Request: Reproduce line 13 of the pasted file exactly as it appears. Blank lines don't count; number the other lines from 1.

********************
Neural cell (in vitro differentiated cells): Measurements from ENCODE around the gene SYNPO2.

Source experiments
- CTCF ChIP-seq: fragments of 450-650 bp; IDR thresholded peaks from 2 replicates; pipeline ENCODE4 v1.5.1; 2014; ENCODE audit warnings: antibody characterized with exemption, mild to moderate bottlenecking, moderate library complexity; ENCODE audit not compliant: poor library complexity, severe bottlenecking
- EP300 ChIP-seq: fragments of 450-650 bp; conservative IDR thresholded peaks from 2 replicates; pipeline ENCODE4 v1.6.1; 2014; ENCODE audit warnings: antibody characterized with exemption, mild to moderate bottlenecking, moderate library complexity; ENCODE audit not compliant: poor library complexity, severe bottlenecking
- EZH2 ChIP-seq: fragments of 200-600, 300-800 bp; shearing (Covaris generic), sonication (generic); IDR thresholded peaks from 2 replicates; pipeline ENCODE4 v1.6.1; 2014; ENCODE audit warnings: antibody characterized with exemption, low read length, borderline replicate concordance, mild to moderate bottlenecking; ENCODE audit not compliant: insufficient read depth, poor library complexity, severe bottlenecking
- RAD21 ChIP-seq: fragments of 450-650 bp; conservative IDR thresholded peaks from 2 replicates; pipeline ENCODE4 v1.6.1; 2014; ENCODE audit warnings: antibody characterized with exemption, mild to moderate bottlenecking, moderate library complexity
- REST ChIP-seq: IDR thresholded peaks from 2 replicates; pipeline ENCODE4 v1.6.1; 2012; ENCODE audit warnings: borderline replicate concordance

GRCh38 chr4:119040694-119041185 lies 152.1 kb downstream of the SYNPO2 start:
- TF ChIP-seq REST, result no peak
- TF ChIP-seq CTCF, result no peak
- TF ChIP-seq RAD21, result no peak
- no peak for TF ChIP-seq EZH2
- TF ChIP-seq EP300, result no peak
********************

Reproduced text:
- TF ChIP-seq EP300, result no peak